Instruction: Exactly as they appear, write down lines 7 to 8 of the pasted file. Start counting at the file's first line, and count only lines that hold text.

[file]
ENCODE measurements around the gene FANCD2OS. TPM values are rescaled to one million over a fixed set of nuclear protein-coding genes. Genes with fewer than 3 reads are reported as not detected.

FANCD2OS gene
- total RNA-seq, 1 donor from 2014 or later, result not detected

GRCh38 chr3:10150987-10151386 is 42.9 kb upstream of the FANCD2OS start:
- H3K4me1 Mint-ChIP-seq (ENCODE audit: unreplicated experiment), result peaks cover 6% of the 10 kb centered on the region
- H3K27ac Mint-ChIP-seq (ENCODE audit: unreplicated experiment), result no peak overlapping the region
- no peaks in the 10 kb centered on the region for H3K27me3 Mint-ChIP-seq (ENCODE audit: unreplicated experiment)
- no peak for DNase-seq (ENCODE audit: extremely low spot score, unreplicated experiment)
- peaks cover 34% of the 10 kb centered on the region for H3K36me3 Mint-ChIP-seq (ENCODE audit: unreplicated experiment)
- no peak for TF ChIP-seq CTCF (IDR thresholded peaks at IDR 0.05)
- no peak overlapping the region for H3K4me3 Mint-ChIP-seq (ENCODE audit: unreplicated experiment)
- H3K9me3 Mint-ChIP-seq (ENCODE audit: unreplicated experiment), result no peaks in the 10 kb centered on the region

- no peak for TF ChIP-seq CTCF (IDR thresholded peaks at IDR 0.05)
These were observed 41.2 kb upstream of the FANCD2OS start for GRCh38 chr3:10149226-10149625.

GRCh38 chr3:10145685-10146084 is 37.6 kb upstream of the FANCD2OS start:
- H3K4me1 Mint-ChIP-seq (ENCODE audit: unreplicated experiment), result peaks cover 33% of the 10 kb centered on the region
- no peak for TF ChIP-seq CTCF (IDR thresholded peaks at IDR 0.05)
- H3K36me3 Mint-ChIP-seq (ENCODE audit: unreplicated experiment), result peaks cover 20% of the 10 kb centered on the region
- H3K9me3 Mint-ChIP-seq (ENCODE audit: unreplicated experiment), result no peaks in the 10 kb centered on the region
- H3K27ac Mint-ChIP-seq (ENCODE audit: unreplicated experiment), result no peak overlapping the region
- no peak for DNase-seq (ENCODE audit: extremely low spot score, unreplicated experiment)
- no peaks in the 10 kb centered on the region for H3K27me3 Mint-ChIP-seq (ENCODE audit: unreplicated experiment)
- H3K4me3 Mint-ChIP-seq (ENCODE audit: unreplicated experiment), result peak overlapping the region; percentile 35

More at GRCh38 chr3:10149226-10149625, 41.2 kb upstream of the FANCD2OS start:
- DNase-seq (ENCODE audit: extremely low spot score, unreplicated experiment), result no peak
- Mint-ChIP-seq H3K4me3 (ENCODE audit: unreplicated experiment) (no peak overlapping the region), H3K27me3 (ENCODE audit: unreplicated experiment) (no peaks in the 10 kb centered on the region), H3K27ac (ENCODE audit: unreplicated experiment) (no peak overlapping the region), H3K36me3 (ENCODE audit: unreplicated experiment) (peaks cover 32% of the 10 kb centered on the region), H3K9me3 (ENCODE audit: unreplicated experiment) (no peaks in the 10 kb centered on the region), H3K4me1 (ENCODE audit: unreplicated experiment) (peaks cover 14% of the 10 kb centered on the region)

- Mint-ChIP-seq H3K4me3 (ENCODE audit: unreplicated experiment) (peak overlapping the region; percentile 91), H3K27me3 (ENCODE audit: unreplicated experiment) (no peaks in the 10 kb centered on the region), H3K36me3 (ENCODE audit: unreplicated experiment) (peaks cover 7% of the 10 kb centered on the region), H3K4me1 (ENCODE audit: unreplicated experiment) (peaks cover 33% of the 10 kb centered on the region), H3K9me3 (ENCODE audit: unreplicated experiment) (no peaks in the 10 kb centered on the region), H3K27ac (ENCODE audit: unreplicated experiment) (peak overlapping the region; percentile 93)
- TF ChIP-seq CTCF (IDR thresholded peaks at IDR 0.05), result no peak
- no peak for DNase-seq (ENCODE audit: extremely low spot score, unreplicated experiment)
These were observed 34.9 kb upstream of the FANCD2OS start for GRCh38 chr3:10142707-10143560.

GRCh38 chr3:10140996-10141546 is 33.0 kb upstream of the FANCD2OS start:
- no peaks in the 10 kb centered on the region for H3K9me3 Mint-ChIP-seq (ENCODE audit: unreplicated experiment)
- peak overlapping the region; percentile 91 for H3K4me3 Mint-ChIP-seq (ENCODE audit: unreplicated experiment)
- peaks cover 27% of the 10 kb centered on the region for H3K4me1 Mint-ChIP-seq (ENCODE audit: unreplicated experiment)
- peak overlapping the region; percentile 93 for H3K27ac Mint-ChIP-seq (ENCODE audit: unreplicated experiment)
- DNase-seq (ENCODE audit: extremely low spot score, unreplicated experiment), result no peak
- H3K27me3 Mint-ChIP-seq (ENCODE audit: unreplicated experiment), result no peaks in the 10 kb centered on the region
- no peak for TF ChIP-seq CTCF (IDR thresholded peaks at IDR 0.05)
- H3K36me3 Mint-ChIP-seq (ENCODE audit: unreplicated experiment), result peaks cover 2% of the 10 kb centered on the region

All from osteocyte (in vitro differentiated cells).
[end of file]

- no peaks in the 10 kb centered on the region for H3K27me3 Mint-ChIP-seq (ENCODE audit: unreplicated experiment)
- no peak for DNase-seq (ENCODE audit: extremely low spot score, unreplicated experiment)